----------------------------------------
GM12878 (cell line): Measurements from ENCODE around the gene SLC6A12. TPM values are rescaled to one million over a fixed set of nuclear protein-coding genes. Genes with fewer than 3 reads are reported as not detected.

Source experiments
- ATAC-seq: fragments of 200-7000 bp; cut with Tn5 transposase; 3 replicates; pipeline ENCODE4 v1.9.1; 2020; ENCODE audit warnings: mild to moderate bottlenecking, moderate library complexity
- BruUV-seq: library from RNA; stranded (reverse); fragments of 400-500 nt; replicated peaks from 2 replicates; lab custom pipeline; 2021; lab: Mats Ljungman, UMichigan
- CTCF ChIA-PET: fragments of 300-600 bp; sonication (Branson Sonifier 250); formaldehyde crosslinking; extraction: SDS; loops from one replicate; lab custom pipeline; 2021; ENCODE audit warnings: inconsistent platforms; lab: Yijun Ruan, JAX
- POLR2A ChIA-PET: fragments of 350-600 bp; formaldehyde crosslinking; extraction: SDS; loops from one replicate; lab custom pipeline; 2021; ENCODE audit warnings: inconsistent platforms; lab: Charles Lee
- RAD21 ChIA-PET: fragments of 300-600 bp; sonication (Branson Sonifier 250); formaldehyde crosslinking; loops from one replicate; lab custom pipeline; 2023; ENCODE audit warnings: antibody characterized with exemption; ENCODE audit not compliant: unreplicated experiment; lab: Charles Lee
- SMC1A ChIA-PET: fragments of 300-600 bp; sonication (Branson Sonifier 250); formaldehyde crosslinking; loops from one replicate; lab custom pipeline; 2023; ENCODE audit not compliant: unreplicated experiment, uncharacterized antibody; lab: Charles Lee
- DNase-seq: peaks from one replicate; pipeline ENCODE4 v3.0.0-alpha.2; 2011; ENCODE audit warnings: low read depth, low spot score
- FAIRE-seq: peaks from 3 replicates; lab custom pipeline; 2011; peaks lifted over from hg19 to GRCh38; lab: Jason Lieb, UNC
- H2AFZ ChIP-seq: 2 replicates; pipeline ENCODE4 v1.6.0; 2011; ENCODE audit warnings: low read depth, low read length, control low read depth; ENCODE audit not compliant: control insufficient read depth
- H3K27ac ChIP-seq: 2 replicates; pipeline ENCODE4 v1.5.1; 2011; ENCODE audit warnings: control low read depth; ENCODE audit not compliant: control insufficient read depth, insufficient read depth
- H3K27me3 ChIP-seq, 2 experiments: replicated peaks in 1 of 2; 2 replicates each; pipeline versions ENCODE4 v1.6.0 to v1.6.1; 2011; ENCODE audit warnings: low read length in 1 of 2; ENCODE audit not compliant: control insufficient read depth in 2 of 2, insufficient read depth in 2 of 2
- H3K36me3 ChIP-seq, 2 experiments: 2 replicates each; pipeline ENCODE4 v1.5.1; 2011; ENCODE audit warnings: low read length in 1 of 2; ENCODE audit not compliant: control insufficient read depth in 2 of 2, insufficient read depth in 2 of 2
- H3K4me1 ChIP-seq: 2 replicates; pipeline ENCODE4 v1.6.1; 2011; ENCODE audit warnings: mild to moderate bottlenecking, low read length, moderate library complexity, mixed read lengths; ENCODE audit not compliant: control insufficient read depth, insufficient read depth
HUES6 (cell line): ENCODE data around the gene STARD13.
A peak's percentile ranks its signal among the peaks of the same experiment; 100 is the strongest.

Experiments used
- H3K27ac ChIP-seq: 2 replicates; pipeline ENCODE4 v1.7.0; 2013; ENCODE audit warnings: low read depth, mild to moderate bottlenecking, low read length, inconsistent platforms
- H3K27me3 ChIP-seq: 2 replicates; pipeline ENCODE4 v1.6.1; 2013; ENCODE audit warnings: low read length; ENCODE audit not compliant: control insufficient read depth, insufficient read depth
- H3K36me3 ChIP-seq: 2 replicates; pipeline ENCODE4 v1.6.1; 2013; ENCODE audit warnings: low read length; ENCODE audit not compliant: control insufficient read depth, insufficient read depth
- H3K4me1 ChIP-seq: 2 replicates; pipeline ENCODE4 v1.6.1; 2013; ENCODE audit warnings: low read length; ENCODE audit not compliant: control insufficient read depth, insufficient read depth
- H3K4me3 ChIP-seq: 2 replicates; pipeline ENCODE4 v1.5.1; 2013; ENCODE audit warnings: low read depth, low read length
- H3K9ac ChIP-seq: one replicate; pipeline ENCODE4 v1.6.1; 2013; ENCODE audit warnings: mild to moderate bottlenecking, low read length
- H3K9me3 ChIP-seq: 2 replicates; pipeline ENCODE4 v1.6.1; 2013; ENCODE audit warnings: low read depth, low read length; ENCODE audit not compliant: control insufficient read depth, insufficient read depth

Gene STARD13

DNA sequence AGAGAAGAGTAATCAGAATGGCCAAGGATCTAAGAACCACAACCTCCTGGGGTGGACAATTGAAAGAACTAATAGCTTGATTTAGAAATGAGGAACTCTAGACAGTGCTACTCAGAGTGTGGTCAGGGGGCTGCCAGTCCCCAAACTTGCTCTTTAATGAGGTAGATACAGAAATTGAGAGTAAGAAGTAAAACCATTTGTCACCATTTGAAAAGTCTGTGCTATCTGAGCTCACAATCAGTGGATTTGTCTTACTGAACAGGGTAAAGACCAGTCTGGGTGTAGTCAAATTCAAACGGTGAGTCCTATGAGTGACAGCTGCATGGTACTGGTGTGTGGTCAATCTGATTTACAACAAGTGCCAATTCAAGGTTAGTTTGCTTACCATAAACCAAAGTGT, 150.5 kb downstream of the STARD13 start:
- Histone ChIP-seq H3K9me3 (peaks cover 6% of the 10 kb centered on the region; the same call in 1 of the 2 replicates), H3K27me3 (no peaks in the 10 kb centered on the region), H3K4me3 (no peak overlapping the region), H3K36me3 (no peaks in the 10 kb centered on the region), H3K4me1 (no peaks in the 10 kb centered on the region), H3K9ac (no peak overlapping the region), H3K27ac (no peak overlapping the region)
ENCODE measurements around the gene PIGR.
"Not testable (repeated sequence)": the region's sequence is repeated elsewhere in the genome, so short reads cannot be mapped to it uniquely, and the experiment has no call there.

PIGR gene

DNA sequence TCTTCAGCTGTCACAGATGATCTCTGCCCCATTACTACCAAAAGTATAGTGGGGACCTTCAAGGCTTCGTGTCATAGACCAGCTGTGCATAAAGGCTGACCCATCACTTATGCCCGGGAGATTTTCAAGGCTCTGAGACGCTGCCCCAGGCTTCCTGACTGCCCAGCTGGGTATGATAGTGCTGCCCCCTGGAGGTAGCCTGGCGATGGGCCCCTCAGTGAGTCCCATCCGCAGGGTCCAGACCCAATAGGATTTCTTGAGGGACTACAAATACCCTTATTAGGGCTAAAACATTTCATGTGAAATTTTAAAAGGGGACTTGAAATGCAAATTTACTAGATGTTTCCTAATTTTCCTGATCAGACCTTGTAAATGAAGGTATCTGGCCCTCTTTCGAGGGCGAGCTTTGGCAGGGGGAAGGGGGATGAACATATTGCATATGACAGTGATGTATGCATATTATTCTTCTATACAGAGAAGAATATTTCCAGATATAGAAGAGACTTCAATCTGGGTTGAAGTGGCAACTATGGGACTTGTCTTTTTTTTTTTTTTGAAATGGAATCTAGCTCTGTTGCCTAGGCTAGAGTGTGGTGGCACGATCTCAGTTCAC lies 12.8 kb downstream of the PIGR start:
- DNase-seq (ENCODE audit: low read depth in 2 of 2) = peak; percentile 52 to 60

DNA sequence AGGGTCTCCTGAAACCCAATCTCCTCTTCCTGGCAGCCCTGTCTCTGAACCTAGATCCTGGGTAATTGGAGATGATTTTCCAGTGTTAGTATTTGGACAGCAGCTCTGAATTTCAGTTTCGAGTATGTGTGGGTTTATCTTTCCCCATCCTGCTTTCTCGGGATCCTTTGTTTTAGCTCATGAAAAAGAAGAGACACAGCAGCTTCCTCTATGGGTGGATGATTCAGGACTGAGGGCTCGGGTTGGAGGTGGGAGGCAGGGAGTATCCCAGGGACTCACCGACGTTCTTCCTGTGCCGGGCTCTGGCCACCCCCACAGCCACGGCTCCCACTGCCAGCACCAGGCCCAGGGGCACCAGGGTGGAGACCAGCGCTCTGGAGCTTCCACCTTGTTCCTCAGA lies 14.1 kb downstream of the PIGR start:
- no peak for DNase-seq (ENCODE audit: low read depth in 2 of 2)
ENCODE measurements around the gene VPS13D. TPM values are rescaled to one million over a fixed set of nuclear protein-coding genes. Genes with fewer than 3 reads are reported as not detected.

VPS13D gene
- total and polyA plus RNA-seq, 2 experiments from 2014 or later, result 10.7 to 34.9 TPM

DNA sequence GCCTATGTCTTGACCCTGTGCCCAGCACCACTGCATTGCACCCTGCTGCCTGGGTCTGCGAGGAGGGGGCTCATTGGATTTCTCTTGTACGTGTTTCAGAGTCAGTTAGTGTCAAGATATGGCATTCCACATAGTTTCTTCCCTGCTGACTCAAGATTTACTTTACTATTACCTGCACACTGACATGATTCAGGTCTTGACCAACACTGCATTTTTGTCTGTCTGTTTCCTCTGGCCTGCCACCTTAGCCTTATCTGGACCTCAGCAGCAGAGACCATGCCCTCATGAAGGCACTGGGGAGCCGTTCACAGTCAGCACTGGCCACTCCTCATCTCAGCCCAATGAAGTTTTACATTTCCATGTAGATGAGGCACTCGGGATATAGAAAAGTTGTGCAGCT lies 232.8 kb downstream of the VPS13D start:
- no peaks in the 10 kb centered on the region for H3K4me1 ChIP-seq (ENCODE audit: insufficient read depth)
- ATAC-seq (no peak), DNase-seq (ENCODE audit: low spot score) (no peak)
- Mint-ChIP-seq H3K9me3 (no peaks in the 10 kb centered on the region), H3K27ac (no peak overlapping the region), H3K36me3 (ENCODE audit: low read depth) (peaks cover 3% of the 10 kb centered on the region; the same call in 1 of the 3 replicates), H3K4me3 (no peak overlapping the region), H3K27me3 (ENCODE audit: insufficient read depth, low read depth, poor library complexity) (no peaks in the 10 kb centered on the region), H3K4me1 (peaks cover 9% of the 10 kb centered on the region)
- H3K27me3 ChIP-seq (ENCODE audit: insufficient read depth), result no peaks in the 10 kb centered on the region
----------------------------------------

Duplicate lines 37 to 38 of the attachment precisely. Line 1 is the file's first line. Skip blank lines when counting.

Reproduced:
VPS13D gene
- total and polyA plus RNA-seq, 2 experiments from 2014 or later, result 10.7 to 34.9 TPM